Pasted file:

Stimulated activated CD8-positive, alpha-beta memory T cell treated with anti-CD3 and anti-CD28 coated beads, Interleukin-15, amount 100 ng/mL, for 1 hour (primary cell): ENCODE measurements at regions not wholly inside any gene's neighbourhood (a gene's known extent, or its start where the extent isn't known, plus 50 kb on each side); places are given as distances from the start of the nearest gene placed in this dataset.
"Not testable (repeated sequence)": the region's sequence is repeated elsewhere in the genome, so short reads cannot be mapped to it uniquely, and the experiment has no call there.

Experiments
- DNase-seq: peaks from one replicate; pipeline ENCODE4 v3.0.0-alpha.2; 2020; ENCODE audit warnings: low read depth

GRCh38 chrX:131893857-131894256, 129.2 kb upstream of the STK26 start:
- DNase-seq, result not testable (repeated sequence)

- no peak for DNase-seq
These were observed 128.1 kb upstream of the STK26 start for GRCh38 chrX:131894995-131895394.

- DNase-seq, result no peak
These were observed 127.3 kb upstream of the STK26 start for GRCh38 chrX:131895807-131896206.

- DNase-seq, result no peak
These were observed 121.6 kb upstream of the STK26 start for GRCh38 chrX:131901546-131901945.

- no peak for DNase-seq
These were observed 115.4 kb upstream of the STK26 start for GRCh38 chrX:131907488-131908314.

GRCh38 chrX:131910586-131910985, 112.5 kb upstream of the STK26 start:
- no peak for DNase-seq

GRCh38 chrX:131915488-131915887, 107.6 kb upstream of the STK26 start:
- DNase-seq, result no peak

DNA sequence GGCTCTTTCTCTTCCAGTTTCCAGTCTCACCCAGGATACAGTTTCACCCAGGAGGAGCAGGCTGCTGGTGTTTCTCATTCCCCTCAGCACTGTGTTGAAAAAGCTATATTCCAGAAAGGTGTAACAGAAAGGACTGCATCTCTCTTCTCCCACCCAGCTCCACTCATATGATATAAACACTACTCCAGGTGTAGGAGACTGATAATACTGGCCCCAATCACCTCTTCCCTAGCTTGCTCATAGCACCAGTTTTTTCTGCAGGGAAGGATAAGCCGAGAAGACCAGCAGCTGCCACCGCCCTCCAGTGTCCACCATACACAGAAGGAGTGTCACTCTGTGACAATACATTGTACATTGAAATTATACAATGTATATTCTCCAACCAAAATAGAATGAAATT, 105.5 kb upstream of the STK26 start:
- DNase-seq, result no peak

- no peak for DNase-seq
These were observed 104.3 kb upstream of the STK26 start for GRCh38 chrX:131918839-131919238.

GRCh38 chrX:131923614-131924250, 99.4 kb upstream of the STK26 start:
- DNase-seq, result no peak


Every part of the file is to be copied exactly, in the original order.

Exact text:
Stimulated activated CD8-positive, alpha-beta memory T cell treated with anti-CD3 and anti-CD28 coated beads, Interleukin-15, amount 100 ng/mL, for 1 hour (primary cell): ENCODE measurements at regions not wholly inside any gene's neighbourhood (a gene's known extent, or its start where the extent isn't known, plus 50 kb on each side); places are given as distances from the start of the nearest gene placed in this dataset.
"Not testable (repeated sequence)": the region's sequence is repeated elsewhere in the genome, so short reads cannot be mapped to it uniquely, and the experiment has no call there.

Experiments
- DNase-seq: peaks from one replicate; pipeline ENCODE4 v3.0.0-alpha.2; 2020; ENCODE audit warnings: low read depth

GRCh38 chrX:131893857-131894256, 129.2 kb upstream of the STK26 start:
- DNase-seq, result not testable (repeated sequence)

- no peak for DNase-seq
These were observed 128.1 kb upstream of the STK26 start for GRCh38 chrX:131894995-131895394.

- DNase-seq, result no peak
These were observed 127.3 kb upstream of the STK26 start for GRCh38 chrX:131895807-131896206.

- DNase-seq, result no peak
These were observed 121.6 kb upstream of the STK26 start for GRCh38 chrX:131901546-131901945.

- no peak for DNase-seq
These were observed 115.4 kb upstream of the STK26 start for GRCh38 chrX:131907488-131908314.

GRCh38 chrX:131910586-131910985, 112.5 kb upstream of the STK26 start:
- no peak for DNase-seq

GRCh38 chrX:131915488-131915887, 107.6 kb upstream of the STK26 start:
- DNase-seq, result no peak

DNA sequence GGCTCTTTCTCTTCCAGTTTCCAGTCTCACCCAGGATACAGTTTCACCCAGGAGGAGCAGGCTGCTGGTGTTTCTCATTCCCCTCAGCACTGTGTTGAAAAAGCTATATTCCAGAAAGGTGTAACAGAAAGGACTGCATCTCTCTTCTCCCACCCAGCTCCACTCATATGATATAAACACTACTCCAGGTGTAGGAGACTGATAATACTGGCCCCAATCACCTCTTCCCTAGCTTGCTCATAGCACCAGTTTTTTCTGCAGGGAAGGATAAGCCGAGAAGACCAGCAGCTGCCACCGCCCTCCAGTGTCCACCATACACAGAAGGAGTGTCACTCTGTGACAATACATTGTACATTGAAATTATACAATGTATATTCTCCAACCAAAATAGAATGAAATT, 105.5 kb upstream of the STK26 start:
- DNase-seq, result no peak

- no peak for DNase-seq
These were observed 104.3 kb upstream of the STK26 start for GRCh38 chrX:131918839-131919238.

GRCh38 chrX:131923614-131924250, 99.4 kb upstream of the STK26 start:
- DNase-seq, result no peak